Large Cave Discovered Near Cave City - Beautiful Formations Everywhere
Glasgow Daily Times, July 13, 1960 – By JOEL WILSON and LEONARD KELSAY
Leon “Bottle” Turner, for over 30 years a spelunker around Caveland, U.S.A., has found a new, beautiful cavern just a short distance from heavily-traveled U,S, 31-W near Cave City.
“I dig for “sites” and “mites” around here and was up on Pruitt’s Knob looking for some pretty rocks and decided to try a big sinkhole for some,” he explained.
“We dug down for a while (four or five feet) and knew we had found a big hole. We dynamited a big rock hiding our view to the cavern and there she was,” he said.
She, as he calls this wonder, is seen by descending 80 feet down eight ladders tied together with rope. After starting down “Bottle” says to not “freeze” on the ladder or that there’ll be troubles. He claims some of the uninitiated petrify on ladders going down from a high point and they almost have to be knocked senseless to regain muscular control.
Well, we didn’t freeze but oftentimes would have felt better by being either at the top or bottom, preferably the top.
All of this was exciting, to say the least. But the best was yet to come because these writers, not even rating as amateur spelunkers before the start, came away convinced that this cave should be seen by millions as others in this area have been.
The cave has three parts, known now, after only four trips to its beautiful setting.
To reach the absolute bottom and the most beautiful sight, you go completely down the 80-foot ladder and look up. This huge cavern is a cistern-like hole about 100 feet in diameter and about 120 feet deep.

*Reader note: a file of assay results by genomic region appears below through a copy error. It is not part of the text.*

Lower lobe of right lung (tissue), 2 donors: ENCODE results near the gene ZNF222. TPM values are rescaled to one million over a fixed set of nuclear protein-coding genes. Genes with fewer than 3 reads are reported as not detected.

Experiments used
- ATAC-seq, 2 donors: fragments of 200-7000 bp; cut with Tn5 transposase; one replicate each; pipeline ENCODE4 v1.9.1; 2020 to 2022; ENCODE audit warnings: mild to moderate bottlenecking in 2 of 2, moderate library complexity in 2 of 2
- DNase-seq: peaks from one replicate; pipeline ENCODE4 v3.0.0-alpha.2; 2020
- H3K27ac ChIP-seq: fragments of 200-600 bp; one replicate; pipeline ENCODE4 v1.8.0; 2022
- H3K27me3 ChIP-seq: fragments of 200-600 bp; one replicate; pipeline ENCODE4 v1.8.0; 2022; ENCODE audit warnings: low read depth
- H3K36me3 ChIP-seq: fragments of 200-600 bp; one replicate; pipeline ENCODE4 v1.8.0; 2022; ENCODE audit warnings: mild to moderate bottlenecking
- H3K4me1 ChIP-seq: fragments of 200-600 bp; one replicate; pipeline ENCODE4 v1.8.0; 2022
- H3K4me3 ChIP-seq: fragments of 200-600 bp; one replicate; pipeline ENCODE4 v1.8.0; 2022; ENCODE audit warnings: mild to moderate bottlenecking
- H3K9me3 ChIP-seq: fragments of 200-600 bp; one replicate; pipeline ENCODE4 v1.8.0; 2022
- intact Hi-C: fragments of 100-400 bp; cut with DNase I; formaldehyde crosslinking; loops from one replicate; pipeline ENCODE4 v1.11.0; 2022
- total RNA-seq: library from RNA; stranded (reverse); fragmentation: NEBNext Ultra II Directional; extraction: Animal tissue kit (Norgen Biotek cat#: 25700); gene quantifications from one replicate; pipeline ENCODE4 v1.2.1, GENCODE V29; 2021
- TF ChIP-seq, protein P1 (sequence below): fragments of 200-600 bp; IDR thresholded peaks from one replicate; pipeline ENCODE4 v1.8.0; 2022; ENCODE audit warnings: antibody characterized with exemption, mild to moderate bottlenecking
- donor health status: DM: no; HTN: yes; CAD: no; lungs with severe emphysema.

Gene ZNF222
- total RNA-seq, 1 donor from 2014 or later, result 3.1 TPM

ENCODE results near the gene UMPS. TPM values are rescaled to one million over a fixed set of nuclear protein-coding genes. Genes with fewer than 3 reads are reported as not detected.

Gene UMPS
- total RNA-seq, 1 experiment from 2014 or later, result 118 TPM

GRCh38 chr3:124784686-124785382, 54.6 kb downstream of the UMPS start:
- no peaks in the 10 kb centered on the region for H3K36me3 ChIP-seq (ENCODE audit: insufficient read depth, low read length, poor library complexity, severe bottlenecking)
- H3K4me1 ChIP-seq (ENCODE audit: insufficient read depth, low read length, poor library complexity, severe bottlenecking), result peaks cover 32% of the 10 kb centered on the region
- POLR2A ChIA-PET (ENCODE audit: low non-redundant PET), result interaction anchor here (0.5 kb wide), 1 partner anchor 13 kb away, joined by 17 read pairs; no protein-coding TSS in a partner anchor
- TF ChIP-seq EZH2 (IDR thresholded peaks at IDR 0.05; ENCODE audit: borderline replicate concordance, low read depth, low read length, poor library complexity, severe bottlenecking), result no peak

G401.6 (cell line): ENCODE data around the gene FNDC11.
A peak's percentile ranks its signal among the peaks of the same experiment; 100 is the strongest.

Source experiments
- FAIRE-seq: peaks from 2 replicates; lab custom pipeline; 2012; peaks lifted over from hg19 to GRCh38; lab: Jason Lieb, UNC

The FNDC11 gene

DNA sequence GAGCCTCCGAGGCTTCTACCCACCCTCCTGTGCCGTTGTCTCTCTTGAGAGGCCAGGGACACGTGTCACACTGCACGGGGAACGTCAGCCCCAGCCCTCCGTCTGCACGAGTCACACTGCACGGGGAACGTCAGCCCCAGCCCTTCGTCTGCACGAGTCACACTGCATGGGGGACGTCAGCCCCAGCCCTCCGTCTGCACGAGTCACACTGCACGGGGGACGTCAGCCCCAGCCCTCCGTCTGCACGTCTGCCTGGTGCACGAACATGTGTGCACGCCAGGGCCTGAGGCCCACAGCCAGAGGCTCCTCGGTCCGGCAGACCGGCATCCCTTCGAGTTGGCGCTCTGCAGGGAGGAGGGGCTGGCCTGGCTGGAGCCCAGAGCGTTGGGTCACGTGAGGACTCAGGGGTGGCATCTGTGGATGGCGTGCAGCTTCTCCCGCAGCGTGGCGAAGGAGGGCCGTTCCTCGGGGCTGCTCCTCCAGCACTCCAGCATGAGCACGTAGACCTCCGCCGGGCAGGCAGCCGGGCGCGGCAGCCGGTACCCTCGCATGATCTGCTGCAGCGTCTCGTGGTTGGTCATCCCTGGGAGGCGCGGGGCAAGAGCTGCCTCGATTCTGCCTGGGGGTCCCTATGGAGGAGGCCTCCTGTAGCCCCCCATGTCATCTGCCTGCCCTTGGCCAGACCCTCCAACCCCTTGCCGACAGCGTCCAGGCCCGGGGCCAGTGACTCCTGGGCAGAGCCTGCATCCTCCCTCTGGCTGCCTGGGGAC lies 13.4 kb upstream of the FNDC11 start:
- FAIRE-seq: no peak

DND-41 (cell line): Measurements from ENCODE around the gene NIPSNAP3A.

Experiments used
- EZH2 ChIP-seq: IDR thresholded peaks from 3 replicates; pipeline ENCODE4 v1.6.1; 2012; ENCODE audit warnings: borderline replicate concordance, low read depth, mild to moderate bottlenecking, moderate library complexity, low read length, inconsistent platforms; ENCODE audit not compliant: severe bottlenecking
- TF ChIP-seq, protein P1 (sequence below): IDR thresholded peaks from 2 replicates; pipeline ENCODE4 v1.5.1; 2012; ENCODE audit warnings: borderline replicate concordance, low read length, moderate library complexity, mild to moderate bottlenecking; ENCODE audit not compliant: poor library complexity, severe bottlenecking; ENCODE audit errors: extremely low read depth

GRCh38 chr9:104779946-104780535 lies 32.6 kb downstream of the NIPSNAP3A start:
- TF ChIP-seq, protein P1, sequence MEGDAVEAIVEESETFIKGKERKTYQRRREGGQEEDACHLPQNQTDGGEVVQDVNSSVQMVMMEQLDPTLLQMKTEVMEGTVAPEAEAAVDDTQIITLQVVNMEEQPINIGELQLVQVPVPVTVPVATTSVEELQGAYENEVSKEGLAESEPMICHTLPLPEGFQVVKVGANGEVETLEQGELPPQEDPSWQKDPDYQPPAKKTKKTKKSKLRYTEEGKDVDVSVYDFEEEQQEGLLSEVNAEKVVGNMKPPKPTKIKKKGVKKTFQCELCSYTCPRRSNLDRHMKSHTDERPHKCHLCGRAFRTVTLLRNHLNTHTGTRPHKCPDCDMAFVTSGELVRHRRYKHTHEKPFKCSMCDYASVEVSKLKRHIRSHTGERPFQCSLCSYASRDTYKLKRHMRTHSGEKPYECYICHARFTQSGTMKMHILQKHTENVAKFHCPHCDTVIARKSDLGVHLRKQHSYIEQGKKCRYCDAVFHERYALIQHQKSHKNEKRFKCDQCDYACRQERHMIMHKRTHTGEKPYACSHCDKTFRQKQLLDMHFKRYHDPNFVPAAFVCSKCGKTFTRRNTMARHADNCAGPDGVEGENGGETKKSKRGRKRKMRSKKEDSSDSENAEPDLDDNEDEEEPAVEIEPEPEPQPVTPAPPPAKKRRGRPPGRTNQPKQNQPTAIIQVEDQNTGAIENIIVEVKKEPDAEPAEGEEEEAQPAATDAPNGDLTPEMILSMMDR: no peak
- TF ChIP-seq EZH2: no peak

To reach the lower level of the cave and see yet more beautiful scenery we had to descend as far as the ladders went. After a bit more wandering we were shown a fantastically high dome which was at least 100 feet high.
Although a standard flashlight threw no more than a dim flicker on the ceiling of the dome, a beautiful crystal-like ceiling was visible.
Reaching another room through a tiny crevice, a huge waterfall-like formation was seen which matched many of the other wonders in the cave. Although the room was not accessible since it had no visible floor, by leaning over a huge rock even more mites and tites could be seen.
To see the horizontal portion of the cave, you change from the descent ladder at about 60 feet, stepping about a yard off to another ladder that goes up about 20 feet and you are on the level. Here’s where spelunking begins to be more interesting and less frightening.
The passageways are high enough to permit walking erect most of the time, but you must keep track of hanging stalactites, lest you knock one off or yourself out.
The shortest route is about a fourth of a mile long, Many obstacles to overcome – small passageways, knee-deep crystal clear water – during the trip made an accurate time – distance estimate difficult.
Five of us, Leslie Lewis, who found the cave with Turner, and Houston Rigdon, along to see the sight, too, were in the dark depths for about three hours.
The descent lasted 30 or 40 minutes and the ascent a little longer. Going down and up the ladders you have a strong rope around your chest, in case a step should be missed or the ropes holding the ladders together should break. The rope is controlled by looping over a log at the top.